Faithful in a Little or a Lot, Faithful to a Master or Not

Luke 16:10 “One who is faithful in a very little is also faithful in much, and one who is dishonest in a very little is also dishonest in much.

Luke 16:11 If then you have not been faithful in the unrighteous wealth, who will entrust to you the true riches?

Luke 16:12 And if you have not been faithful in that which is another’s, who will give you that which is your own?

Luke 16:13 No servant can serve two masters, for either he will hate the one and love the other, or he will be devoted to the one and despise the other. You cannot serve God and money.”

Luke 16:10–13 ESV Read More

Since the Garden of Eden, God has been entrusting the world to people. He loves the world and He made it good, but He loves the people even more.

Remember the context of what Jesus is talking about here. He just said, before this, to use evil wealth to gain friends so that you’ll be welcomed into good places in the kingdom of Heaven. In that scenario, people were more important than money.

Now He’s talking about scale and maturity. If you can’t be trusted with little things, you won’t be trusted with big things. He words it in a negative frame because it’s a warning, and He knows which way we tend to lean.

Two Important Things in This Parable.

1. Don’t use it for self-judgment. If you fail at something small, don’t let the devil beat you up by thinking that you’ll never be entrusted with something big. Remember the time Joseph ‘failed’ at being the house manager and got thrown in jail? I think being 2nd in command was a pretty big trust. Don’t get down on yourself real hard and think your future is ruined just because you’ve failed at some stuff.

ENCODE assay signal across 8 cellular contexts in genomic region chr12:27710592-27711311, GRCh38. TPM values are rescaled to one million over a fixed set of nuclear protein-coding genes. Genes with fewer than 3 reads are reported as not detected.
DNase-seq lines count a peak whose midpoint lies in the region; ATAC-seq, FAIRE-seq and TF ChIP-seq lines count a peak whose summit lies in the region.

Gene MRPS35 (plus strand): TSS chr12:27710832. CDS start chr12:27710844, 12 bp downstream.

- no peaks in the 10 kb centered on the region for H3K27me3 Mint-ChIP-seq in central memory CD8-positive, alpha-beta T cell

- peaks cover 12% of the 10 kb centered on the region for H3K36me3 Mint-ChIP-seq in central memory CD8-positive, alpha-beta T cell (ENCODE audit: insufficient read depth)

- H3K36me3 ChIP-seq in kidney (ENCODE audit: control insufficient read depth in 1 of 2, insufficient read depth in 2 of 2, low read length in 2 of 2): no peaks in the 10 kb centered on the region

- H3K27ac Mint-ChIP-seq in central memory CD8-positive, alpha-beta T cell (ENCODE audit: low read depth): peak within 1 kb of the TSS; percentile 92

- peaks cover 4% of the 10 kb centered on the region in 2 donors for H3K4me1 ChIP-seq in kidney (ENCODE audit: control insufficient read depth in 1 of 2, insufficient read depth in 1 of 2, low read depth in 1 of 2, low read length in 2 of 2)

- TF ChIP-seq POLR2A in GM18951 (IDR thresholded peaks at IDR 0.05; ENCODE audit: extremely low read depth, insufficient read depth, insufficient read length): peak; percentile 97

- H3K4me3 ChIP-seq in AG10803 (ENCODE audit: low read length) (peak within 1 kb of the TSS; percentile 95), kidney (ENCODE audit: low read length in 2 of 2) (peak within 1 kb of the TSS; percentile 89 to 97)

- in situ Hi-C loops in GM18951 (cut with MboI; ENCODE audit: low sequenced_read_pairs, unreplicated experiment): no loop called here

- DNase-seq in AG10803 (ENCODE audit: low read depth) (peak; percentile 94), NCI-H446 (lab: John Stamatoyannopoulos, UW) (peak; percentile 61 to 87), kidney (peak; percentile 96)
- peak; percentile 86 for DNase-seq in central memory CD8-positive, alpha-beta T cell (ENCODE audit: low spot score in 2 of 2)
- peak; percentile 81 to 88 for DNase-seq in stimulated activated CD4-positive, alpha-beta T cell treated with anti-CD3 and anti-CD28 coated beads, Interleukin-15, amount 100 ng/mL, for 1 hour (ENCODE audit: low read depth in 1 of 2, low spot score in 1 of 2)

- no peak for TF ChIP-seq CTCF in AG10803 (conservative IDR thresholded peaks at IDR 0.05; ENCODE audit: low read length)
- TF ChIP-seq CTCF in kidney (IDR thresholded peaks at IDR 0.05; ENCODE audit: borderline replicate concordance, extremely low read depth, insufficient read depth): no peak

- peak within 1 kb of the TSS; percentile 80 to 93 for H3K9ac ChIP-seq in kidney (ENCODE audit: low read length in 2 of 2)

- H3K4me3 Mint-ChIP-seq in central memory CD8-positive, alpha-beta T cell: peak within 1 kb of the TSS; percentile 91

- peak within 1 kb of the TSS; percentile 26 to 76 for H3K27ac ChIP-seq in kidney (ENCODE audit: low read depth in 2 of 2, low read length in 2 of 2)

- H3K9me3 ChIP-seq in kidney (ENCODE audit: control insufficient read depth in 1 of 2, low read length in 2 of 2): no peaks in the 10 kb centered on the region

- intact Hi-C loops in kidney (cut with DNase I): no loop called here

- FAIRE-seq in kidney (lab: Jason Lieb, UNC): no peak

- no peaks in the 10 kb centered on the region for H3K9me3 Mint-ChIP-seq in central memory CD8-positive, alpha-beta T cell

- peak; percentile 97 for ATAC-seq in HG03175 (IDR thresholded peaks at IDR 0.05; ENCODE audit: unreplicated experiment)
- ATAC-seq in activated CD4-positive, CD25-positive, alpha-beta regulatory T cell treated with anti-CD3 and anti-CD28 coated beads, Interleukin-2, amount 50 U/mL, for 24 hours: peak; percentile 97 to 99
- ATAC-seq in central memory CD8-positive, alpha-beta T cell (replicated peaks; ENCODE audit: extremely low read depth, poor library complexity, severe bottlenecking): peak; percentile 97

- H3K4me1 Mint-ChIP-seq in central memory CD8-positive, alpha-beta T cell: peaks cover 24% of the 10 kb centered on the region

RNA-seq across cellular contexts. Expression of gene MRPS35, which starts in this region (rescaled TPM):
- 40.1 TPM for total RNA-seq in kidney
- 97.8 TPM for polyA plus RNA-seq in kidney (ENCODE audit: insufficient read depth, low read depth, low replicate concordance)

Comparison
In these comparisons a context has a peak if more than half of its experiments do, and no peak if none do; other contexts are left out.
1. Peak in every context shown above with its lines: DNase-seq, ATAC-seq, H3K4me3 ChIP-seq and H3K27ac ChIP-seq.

2. Don’t use your own measure of ‘faithful’ or ‘success’ but use God’s instead. Jesus contrasts unrighteous wealth and true riches. There are a lot of people that can be a Cinderella story and make a bunch of money out of nothing. It seems like it anyway. The world is truly changed when someone clothes themselves in Christ and forgives their enemies.

If you’ve got a million dollars and no reconciliation, what have you got? A million dollars and a whole cake to yourself.

As we devote ourselves to God, and undervote ourselves to money, we grow in joy, wisdom, and a richness of life that can’t be shaken by the stock market or a thief.

Devote comes from a latin root word that means to consecrate or to offer. It’s exclusive. A slave had one and only one master and he or she had to do what that master said.

If it really is black and white like that, what can we be faithful in today? If we can only be faithful to God or to money, where do we get to aim our attention as we work and play?

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